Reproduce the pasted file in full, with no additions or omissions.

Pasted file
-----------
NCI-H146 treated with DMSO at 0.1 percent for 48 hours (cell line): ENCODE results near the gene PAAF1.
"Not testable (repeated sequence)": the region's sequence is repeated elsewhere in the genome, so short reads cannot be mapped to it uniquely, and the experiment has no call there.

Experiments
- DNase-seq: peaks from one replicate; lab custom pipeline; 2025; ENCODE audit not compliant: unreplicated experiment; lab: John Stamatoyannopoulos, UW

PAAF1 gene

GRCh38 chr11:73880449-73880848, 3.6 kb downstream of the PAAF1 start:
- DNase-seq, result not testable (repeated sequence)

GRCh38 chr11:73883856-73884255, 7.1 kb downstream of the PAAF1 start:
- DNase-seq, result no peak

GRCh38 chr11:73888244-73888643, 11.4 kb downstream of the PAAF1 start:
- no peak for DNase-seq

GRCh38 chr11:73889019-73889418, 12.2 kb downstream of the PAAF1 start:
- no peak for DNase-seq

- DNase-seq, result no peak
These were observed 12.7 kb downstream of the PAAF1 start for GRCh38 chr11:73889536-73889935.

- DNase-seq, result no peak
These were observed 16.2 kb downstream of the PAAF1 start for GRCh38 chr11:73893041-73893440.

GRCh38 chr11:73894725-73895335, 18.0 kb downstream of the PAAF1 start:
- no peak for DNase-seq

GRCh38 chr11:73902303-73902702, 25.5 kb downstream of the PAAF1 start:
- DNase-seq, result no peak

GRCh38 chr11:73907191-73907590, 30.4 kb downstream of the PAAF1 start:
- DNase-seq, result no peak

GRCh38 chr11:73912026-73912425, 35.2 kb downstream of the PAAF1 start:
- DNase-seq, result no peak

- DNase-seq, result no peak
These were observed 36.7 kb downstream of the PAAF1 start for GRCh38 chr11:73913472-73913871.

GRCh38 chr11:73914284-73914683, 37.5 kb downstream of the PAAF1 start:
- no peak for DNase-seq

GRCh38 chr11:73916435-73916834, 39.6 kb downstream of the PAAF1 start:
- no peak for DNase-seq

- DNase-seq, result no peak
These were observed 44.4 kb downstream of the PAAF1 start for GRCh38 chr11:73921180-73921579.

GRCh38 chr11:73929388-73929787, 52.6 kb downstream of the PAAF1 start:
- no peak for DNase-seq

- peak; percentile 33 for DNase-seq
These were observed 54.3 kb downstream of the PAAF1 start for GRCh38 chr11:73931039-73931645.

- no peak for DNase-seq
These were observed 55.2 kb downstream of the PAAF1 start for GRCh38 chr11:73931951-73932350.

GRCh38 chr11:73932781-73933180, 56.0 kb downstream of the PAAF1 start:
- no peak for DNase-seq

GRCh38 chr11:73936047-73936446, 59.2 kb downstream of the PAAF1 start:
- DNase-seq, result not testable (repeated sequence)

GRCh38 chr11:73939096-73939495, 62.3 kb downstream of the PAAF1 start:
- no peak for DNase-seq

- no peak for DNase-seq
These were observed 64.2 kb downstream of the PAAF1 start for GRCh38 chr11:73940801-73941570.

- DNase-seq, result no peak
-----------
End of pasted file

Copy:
NCI-H146 treated with DMSO at 0.1 percent for 48 hours (cell line): ENCODE results near the gene PAAF1.
"Not testable (repeated sequence)": the region's sequence is repeated elsewhere in the genome, so short reads cannot be mapped to it uniquely, and the experiment has no call there.

Experiments
- DNase-seq: peaks from one replicate; lab custom pipeline; 2025; ENCODE audit not compliant: unreplicated experiment; lab: John Stamatoyannopoulos, UW

PAAF1 gene

GRCh38 chr11:73880449-73880848, 3.6 kb downstream of the PAAF1 start:
- DNase-seq, result not testable (repeated sequence)

GRCh38 chr11:73883856-73884255, 7.1 kb downstream of the PAAF1 start:
- DNase-seq, result no peak

GRCh38 chr11:73888244-73888643, 11.4 kb downstream of the PAAF1 start:
- no peak for DNase-seq

GRCh38 chr11:73889019-73889418, 12.2 kb downstream of the PAAF1 start:
- no peak for DNase-seq

- DNase-seq, result no peak
These were observed 12.7 kb downstream of the PAAF1 start for GRCh38 chr11:73889536-73889935.

- DNase-seq, result no peak
These were observed 16.2 kb downstream of the PAAF1 start for GRCh38 chr11:73893041-73893440.

GRCh38 chr11:73894725-73895335, 18.0 kb downstream of the PAAF1 start:
- no peak for DNase-seq

GRCh38 chr11:73902303-73902702, 25.5 kb downstream of the PAAF1 start:
- DNase-seq, result no peak

GRCh38 chr11:73907191-73907590, 30.4 kb downstream of the PAAF1 start:
- DNase-seq, result no peak

GRCh38 chr11:73912026-73912425, 35.2 kb downstream of the PAAF1 start:
- DNase-seq, result no peak

- DNase-seq, result no peak
These were observed 36.7 kb downstream of the PAAF1 start for GRCh38 chr11:73913472-73913871.

GRCh38 chr11:73914284-73914683, 37.5 kb downstream of the PAAF1 start:
- no peak for DNase-seq

GRCh38 chr11:73916435-73916834, 39.6 kb downstream of the PAAF1 start:
- no peak for DNase-seq

- DNase-seq, result no peak
These were observed 44.4 kb downstream of the PAAF1 start for GRCh38 chr11:73921180-73921579.

GRCh38 chr11:73929388-73929787, 52.6 kb downstream of the PAAF1 start:
- no peak for DNase-seq

- peak; percentile 33 for DNase-seq
These were observed 54.3 kb downstream of the PAAF1 start for GRCh38 chr11:73931039-73931645.

- no peak for DNase-seq
These were observed 55.2 kb downstream of the PAAF1 start for GRCh38 chr11:73931951-73932350.

GRCh38 chr11:73932781-73933180, 56.0 kb downstream of the PAAF1 start:
- no peak for DNase-seq

GRCh38 chr11:73936047-73936446, 59.2 kb downstream of the PAAF1 start:
- DNase-seq, result not testable (repeated sequence)

GRCh38 chr11:73939096-73939495, 62.3 kb downstream of the PAAF1 start:
- no peak for DNase-seq

- no peak for DNase-seq
These were observed 64.2 kb downstream of the PAAF1 start for GRCh38 chr11:73940801-73941570.

- DNase-seq, result no peak